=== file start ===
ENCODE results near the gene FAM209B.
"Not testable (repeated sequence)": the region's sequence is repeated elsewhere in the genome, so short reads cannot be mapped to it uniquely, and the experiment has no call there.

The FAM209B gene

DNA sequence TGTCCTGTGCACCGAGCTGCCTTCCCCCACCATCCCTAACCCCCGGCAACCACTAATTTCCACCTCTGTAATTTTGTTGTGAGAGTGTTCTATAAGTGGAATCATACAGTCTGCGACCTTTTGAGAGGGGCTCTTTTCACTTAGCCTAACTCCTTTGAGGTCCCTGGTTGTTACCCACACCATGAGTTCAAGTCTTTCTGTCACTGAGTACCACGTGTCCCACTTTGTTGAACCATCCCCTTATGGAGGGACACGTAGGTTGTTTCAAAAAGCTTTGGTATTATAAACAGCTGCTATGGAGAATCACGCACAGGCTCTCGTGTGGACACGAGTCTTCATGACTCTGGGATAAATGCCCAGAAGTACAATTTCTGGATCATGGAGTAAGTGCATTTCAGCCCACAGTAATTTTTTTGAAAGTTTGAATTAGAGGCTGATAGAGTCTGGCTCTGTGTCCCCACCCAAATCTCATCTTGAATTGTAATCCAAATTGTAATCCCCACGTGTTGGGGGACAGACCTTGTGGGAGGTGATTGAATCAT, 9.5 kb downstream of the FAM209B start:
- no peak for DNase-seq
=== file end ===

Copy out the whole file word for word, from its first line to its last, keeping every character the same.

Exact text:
ENCODE results near the gene FAM209B.
"Not testable (repeated sequence)": the region's sequence is repeated elsewhere in the genome, so short reads cannot be mapped to it uniquely, and the experiment has no call there.

The FAM209B gene

DNA sequence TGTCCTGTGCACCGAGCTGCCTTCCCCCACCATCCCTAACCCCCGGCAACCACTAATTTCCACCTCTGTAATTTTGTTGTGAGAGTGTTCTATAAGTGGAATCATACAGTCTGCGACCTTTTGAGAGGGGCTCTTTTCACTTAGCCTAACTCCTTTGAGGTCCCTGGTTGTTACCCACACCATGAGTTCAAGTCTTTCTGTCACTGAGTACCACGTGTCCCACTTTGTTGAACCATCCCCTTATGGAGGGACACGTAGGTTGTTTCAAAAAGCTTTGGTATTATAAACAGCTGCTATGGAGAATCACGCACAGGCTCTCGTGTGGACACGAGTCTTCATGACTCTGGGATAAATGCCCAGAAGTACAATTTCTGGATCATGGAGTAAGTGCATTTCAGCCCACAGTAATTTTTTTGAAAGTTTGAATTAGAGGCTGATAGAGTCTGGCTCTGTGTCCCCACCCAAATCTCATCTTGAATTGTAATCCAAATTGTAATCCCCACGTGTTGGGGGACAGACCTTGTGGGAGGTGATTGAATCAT, 9.5 kb downstream of the FAM209B start:
- no peak for DNase-seq